They had to move very slowly together, with Patty so weak from her recovery, and Howard moving gingerly since his hip replacement last spring.
He also spoke to her slowly, soothingly, careful not to overload her. “Darling, do you remember anything yet?” he asked for the first time, “Anything at all?” He tried to quell his pathetic hope, that mostly she would remember him.
Her lips parted again in that lovely way she had when she was deep in thought. She coughed a bit. Sometimes it was hard for her to draw the breath to speak. She was still so fragile.
“Yes, darling. Take it slow.”
“I remember….going to an art exhibit. With my friends…” She rasped out her s’s. “Everything in the exhibit was painted white….” She spoke so quietly he could barely hear.
“Yes? How interesting.” And was I there?
But she said no more. Since speech had returned, she often spoke in fragments, beguiling puzzle pieces that he couldn’t yet put together. He reminded himself of what the doctors had said: there had been fracturing. She had been literally shattered. Her memories, too, were like delicate crystalline shards. I remember…walking through the alley after school, running my lunch pail along the metal fence, and the smell of ash in the air…my pink chiffon dress printed with red cherries I wore to the Sadie Hawkins dance…my Miss Revlon doll with her trunk full of clothes. The dove that cried near my bedroom window…
The technology, new technology, had allowed them to repair her damaged tissue. (She was all mush inside, imagine! The young intern had told him, goggle-eyed. Now she’s good as new!) Her brain had been scanned, uploaded, and rebooted—a computer, essentially. But still, she was so fragile. Even the irises of her lovely eyes seemed cracked, like broken glass.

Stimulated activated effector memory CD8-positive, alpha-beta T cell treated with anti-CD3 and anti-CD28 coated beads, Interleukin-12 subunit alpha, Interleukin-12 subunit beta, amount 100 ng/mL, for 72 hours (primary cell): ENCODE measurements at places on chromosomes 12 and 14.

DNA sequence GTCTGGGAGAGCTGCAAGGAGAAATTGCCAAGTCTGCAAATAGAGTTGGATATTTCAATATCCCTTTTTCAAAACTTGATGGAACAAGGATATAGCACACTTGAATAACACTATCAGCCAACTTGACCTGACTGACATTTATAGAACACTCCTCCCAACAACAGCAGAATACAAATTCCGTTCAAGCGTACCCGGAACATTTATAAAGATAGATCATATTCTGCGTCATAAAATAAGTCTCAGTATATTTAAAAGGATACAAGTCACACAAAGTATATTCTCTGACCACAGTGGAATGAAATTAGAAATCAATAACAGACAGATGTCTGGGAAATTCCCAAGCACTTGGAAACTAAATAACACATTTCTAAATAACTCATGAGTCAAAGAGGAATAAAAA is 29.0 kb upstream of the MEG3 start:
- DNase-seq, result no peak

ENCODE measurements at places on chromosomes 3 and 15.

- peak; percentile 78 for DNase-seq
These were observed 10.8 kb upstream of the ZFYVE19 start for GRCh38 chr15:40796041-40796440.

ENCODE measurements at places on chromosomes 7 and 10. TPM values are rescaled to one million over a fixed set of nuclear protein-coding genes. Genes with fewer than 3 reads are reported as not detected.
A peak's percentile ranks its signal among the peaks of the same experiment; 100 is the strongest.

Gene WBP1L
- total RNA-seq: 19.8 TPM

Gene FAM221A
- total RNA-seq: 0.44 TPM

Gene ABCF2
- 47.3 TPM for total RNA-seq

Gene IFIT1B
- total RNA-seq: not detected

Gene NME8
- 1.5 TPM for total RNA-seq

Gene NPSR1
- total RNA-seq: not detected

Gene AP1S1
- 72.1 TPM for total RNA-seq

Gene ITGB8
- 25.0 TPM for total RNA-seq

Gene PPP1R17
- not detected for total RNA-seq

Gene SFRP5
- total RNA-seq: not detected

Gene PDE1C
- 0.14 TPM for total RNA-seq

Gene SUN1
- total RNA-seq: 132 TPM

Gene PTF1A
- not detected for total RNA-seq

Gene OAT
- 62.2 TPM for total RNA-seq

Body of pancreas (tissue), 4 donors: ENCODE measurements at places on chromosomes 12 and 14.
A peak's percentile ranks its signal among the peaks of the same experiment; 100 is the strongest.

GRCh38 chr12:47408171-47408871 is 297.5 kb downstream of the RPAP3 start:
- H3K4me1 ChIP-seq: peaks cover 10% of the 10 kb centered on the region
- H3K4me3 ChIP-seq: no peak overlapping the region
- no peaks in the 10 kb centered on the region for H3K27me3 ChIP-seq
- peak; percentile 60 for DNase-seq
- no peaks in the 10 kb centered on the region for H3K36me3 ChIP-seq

Most of the memories seemed to be from her girlhood, before he had known her. Nothing about their years in Laurel Canyon in the late sixties and early seventies. Nothing about her years in show business. Would she remember that it was he, Howard, who was the love of her life? That it was he who had believed in her more than anyone else, and had wished all these years, more than anything, to make things up to her? And he would, until his dying breath. He would make things right. Of that he was sure.
But when he helped her dress for bed, he couldn’t help but flinch when he ran his wrinkled hand lightly across her bare arm. The tracks were still there after all those years, where she had plunged the needle into the tender young veins. Barely visible like stars in the early morning sky. Bad decisions will leave their mark, always.
Howard had fled the west coast years ago. The excesses of the past made him too queasy to think of them, even now. But still a certain jangling guitar tune, a certain slant of golden light, could bring him right back to that time and place. That house in the hills they had, with its bright Spanish tile, its high-beamed ceilings. The all-weather cabanas where their guests would lounge by the pool, drinking, laughing, their soft laughter carried away in the early evening breeze.